Unveiling the constructive core of classical theories: A contribution to 90 years of Glivenko’s theorem
Glivenko’s well known result of 1929 established that a negated propositional formula provable in classical logic is even provable intuitionistically. Similar later transfers from classical to intuitionistic provability therefore fall under the nomenclature of Glivenko-style results: these are results about classes of formulas for which classical provability yields intuitionistic provability. The interest in isolating such classes lies in the fact that it may be easier to prove theorems by the use of classical rather than intuitionistic logic. Further, since a proof in intuitionistic logic can be associated to a lambda term and thus obtain a computational meaning, such results have more recently been gathered together under the conceptual umbrella “computational content of classical theories.” They also belong to a more general shift of perspective in foundations: rather than developing constructive mathematics separately, as in Brouwer’s program, one studies which parts of classical mathematics can be directly translated into constructive terms.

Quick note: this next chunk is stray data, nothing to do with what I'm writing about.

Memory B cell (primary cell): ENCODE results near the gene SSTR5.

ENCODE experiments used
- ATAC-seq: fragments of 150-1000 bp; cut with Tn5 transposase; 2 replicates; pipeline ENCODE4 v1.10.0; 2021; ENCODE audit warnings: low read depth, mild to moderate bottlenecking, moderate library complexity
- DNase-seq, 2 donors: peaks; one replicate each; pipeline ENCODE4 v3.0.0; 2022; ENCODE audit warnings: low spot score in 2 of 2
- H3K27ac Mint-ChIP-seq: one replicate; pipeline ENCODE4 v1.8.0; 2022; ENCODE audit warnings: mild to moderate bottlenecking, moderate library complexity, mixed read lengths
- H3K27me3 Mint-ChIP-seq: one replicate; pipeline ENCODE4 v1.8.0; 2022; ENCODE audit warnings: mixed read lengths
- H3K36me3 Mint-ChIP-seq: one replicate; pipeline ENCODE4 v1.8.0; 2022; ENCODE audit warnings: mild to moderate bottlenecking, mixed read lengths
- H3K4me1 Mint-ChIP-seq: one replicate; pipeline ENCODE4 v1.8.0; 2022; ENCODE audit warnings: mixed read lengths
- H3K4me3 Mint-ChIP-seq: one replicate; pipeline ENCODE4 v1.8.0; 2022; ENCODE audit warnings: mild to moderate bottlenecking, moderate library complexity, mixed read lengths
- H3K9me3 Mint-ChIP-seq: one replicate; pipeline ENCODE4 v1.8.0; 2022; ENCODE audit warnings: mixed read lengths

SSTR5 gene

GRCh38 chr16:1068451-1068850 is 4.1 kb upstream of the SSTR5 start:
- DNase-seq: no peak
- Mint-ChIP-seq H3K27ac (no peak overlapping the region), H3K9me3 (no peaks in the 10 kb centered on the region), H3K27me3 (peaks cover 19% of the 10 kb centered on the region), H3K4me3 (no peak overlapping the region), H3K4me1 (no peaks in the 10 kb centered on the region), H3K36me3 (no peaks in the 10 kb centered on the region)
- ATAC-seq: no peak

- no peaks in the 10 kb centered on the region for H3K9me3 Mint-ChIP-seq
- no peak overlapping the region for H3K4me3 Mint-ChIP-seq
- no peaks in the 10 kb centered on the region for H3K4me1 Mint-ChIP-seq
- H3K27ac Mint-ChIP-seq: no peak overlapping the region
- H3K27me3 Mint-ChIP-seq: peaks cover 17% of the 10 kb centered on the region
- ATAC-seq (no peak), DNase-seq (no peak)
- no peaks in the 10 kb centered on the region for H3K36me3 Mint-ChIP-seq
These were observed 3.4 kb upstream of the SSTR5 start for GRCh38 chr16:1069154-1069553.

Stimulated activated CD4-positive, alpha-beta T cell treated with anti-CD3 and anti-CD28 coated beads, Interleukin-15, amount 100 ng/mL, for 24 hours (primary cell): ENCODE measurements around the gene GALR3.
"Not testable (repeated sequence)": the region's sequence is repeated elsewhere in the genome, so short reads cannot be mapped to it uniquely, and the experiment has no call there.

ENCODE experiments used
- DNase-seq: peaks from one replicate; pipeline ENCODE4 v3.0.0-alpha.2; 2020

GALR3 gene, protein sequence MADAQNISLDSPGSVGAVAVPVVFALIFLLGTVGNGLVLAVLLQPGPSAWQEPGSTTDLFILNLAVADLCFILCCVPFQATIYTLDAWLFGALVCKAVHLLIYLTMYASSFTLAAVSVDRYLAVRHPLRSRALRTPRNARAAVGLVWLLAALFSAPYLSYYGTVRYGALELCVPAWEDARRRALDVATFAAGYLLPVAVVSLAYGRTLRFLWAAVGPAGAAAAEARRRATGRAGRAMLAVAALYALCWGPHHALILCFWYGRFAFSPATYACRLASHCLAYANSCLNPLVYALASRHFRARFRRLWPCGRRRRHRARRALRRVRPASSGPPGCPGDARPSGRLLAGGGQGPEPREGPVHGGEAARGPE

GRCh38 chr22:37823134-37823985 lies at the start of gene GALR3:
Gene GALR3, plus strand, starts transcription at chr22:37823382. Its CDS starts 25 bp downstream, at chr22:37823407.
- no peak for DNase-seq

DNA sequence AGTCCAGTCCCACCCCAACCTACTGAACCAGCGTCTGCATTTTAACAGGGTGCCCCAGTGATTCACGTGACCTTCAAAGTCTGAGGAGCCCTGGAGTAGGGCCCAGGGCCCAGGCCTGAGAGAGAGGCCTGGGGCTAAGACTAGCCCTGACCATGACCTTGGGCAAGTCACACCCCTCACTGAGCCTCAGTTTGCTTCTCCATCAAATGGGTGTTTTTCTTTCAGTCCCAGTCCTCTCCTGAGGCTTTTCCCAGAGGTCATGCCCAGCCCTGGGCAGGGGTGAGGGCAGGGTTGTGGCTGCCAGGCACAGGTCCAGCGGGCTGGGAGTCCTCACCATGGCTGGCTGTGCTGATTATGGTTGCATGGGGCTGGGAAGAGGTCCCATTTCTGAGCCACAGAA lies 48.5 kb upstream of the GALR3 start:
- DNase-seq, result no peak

We shall survey how Glivenko-style results can be easily obtained by the choice of suitable sequent calculi for classical and intuitionistic logic, by the conversion of axioms into inference rules, and by the procedure of geometrization of first order logic.